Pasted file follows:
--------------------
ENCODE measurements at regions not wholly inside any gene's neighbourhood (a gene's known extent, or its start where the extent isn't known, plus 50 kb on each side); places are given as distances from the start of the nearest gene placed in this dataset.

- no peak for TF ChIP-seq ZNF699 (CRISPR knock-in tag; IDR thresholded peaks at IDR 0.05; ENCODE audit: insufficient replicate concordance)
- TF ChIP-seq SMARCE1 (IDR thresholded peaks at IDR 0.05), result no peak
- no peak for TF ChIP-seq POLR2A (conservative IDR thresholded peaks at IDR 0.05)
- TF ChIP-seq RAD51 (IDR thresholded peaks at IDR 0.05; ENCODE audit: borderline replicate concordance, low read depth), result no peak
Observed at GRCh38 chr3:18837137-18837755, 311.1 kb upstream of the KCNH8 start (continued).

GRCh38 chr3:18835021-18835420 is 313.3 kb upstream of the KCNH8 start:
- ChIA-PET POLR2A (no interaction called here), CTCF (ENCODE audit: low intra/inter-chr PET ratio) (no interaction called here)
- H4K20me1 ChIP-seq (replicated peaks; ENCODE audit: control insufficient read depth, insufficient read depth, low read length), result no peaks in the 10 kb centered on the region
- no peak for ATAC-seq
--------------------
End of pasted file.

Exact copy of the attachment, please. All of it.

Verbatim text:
ENCODE measurements at regions not wholly inside any gene's neighbourhood (a gene's known extent, or its start where the extent isn't known, plus 50 kb on each side); places are given as distances from the start of the nearest gene placed in this dataset.

- no peak for TF ChIP-seq ZNF699 (CRISPR knock-in tag; IDR thresholded peaks at IDR 0.05; ENCODE audit: insufficient replicate concordance)
- TF ChIP-seq SMARCE1 (IDR thresholded peaks at IDR 0.05), result no peak
- no peak for TF ChIP-seq POLR2A (conservative IDR thresholded peaks at IDR 0.05)
- TF ChIP-seq RAD51 (IDR thresholded peaks at IDR 0.05; ENCODE audit: borderline replicate concordance, low read depth), result no peak
Observed at GRCh38 chr3:18837137-18837755, 311.1 kb upstream of the KCNH8 start (continued).

GRCh38 chr3:18835021-18835420 is 313.3 kb upstream of the KCNH8 start:
- ChIA-PET POLR2A (no interaction called here), CTCF (ENCODE audit: low intra/inter-chr PET ratio) (no interaction called here)
- H4K20me1 ChIP-seq (replicated peaks; ENCODE audit: control insufficient read depth, insufficient read depth, low read length), result no peaks in the 10 kb centered on the region
- no peak for ATAC-seq